Creating good work that improves future productivity and support inclusive growth

On 2nd November the Work Foundation ran a conference in partnership with the OECD, Warwick University, and the Centre for Cities to discuss the key challenges facing the UK in building more quality jobs which provide individuals better employment opportunities to be more productive. It provided a great chance in the run up to the autumn budget to bring together a range of stakeholders from national government departments, cities, Local Enterprise Partnerships (LEPs) as well as business, NGOs and research institutions to reflect on the most pressing priorities and what actions they could take working to overcome them.

The back drop to the event was provided by the Launch of an OECD report about Better Use of Skills in the Workplace – why it matters to productivity and local jobs, which the event organisers had been involved in.

This report is significant, because it focuses on the topic of skills utilisation and in particular the importance of creating good work that makes the best use of people and their talents in the workplace as a vital mechanism to improve future productivity and support inclusive growth.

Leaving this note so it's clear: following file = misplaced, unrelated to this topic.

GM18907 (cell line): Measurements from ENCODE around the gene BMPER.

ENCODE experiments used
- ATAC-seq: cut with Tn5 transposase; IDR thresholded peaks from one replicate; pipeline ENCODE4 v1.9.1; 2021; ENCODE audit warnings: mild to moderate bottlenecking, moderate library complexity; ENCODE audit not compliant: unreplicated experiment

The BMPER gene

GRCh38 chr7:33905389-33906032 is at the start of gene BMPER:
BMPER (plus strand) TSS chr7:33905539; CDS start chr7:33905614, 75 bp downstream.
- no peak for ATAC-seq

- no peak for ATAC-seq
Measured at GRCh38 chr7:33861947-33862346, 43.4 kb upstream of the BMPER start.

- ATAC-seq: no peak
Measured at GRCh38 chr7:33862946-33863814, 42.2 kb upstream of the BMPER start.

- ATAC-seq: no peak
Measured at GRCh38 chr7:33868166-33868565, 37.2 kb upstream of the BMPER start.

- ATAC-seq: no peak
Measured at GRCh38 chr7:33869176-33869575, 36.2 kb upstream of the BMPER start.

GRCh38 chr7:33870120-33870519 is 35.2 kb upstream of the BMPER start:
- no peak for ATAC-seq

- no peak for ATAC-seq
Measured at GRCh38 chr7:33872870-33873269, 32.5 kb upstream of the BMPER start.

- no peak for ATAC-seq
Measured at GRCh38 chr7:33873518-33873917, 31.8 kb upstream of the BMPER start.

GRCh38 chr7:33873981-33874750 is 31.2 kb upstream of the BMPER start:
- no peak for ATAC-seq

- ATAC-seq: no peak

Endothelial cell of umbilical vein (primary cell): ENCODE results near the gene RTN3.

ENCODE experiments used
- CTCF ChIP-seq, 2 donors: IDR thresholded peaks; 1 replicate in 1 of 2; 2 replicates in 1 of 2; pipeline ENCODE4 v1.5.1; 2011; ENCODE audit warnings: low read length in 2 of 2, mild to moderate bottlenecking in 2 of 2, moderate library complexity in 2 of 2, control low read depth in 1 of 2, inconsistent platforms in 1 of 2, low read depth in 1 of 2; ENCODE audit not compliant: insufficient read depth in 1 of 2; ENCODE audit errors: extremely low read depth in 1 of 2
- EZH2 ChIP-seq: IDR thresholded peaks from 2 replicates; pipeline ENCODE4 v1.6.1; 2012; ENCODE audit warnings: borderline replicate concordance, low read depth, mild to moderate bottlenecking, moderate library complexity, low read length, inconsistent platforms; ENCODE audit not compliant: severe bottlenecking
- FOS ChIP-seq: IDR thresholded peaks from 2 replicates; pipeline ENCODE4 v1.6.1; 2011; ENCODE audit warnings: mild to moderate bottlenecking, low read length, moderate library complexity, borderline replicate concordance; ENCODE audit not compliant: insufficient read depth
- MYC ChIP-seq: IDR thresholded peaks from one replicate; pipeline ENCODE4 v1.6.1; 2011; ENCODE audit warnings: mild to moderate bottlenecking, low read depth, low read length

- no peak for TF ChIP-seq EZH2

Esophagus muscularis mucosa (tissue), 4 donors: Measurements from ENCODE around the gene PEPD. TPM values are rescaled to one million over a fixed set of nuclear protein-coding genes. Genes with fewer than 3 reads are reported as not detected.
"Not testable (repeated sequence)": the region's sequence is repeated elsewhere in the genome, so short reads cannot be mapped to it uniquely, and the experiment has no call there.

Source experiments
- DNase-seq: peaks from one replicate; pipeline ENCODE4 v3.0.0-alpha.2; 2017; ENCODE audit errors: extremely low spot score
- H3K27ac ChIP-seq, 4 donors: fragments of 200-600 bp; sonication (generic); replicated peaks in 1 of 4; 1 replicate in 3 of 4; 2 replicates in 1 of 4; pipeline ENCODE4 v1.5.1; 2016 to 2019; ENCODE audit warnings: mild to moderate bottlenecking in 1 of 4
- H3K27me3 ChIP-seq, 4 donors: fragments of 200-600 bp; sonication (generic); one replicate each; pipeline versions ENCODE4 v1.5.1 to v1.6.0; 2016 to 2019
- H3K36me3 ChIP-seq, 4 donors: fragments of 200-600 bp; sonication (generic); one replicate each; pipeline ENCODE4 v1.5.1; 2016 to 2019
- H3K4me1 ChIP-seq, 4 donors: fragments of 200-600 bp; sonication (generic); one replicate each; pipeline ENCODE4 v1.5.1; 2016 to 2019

The timing is important now in the context of the economic, employment, social and political challenges many countries across the globe currently face. Ongoing productivity problems and stagnant growth, are combining with deepening inequalities as the gains of economic recovery have not been evenly distributed. Working with businesses to ensure that they manage their businesses in ways that make better use if their employees skills is a key part of turning this situation around.

The research plays a crucial role progressing our collective understanding of what action can support better skills utilisation to maximise workplace and individual performance, and progression within the labour market. More specifically it offers insights about how this can be built into policy development thinking and implementation to support stronger local action amongst businesses working collectively with key partners as well as individually.

Traditional policy initiatives across OECD countries have placed more of a focus on the numbers of jobs created and boosting skills to support more people into work and hence better growth and social prosperity. Employment and skills interventions have also risked operating in silos, being too top-down driven, and designed and run independently of business activities, with significant challenges around employer engagement, especially amongst smaller businesses. Therefore it is of particular interest that this report begins to challenge the adequacy of traditional approaches.

Of course there is no silver bullet to enhance good work and effective skills utilisation, which will work in all circumstances. But by undertaking research and skills analysis across eight OECD and non-OECD countries the report aims to highlight examples of new approaches to conceptualising and designing economic development, employment and skills strategies and what are some of the key considerations to secure success. (Countries covered include the UK, Singapore, Korea, the US, Tasmania, Vietnam and Peru).